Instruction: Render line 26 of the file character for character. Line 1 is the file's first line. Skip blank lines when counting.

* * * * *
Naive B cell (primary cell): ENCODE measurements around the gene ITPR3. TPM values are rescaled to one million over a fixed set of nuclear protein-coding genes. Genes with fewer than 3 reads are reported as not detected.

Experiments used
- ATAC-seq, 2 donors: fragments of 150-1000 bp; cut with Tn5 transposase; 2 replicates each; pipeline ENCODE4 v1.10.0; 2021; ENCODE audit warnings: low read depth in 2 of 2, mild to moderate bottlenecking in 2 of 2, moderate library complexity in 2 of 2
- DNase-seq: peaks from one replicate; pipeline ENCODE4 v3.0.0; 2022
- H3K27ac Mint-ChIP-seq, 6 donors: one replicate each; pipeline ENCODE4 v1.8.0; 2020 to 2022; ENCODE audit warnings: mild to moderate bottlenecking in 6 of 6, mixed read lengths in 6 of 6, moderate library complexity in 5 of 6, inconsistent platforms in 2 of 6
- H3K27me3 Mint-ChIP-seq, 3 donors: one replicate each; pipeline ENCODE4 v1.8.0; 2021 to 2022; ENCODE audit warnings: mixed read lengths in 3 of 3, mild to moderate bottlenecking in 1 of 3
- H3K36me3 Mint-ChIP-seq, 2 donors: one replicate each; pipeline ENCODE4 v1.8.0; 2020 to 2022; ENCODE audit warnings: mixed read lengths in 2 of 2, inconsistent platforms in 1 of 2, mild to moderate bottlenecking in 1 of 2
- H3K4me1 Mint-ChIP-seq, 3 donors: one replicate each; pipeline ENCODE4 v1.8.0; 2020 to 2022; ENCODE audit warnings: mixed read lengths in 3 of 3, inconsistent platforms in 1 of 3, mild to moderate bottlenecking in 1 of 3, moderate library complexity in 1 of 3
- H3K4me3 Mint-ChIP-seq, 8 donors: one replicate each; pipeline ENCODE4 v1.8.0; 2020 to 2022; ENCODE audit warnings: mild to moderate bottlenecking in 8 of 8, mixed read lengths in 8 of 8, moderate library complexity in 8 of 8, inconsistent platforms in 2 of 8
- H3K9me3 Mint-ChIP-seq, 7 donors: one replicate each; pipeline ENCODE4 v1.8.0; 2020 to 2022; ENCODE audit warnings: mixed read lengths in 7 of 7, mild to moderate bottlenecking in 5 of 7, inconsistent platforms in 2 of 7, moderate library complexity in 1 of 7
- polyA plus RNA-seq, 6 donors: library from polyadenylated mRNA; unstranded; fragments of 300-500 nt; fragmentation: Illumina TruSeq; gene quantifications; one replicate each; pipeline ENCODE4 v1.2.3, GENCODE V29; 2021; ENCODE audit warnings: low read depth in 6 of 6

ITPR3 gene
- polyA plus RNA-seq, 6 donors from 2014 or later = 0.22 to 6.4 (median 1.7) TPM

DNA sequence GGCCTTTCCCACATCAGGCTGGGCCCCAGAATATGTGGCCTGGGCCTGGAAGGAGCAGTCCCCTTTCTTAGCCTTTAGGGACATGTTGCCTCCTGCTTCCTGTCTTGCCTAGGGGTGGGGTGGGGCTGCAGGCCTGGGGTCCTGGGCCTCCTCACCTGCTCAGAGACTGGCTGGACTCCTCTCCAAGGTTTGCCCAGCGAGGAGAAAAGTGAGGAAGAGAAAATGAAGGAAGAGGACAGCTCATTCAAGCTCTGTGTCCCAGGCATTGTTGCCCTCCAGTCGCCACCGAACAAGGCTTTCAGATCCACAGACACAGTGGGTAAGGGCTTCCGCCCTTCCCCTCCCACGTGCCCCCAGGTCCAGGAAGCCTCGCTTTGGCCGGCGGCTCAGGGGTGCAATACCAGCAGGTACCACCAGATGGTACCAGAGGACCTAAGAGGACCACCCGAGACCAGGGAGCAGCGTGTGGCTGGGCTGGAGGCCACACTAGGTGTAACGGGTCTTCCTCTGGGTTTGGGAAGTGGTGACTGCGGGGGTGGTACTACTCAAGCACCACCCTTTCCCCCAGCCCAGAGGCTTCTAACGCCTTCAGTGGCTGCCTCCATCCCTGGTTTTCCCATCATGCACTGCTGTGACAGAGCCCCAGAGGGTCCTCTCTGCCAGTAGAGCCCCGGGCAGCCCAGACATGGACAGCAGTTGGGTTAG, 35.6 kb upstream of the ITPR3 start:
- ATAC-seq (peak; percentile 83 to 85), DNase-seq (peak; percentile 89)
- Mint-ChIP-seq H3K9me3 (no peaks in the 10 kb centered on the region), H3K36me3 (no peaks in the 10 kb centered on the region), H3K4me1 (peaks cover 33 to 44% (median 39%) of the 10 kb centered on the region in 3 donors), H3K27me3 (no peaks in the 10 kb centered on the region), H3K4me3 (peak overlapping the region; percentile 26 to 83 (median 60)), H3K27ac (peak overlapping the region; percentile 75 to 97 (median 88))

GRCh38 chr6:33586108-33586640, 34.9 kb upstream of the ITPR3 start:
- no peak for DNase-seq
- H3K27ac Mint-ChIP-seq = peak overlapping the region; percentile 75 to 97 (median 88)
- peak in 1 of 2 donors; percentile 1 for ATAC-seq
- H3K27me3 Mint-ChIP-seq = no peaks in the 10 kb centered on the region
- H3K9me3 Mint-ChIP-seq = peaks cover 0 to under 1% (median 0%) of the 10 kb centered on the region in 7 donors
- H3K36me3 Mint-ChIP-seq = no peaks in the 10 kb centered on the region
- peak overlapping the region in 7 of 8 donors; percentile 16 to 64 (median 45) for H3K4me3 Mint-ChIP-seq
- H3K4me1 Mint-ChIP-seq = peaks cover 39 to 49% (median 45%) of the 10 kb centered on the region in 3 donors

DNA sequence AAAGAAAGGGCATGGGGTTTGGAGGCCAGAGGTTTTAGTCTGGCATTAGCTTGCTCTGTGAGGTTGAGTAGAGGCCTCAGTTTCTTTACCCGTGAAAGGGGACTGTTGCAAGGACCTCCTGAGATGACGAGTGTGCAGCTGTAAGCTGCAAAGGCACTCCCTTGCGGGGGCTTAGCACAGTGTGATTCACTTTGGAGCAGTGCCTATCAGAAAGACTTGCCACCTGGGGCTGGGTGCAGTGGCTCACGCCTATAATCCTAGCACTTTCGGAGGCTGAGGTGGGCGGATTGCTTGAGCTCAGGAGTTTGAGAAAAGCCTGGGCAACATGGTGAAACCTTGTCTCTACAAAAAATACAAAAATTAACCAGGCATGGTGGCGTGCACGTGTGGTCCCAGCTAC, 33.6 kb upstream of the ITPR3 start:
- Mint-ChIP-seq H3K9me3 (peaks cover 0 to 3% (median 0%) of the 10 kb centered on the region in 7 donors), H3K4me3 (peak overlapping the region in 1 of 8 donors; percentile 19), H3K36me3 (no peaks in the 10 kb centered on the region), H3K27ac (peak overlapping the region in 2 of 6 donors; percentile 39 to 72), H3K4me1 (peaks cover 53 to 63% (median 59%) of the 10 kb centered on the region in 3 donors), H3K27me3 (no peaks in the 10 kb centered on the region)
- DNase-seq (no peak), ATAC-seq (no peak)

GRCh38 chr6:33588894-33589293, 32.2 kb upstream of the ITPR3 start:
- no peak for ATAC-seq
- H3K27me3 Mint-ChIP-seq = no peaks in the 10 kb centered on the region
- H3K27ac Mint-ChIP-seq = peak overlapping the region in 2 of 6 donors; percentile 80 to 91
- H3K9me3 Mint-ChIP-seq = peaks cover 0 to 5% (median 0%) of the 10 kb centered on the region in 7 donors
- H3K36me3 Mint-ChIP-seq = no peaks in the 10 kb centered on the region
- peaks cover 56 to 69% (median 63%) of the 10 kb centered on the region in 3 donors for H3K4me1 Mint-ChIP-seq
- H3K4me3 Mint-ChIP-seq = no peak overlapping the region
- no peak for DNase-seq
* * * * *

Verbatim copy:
DNA sequence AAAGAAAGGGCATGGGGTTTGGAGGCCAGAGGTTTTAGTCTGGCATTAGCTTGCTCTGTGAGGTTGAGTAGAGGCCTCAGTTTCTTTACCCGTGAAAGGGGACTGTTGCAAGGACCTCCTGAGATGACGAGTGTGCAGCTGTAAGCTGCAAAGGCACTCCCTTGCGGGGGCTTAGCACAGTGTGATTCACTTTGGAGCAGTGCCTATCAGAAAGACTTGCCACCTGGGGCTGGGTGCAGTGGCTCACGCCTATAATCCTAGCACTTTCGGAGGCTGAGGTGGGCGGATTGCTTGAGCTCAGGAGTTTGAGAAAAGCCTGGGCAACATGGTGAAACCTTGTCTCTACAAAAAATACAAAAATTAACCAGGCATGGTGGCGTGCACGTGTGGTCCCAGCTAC, 33.6 kb upstream of the ITPR3 start: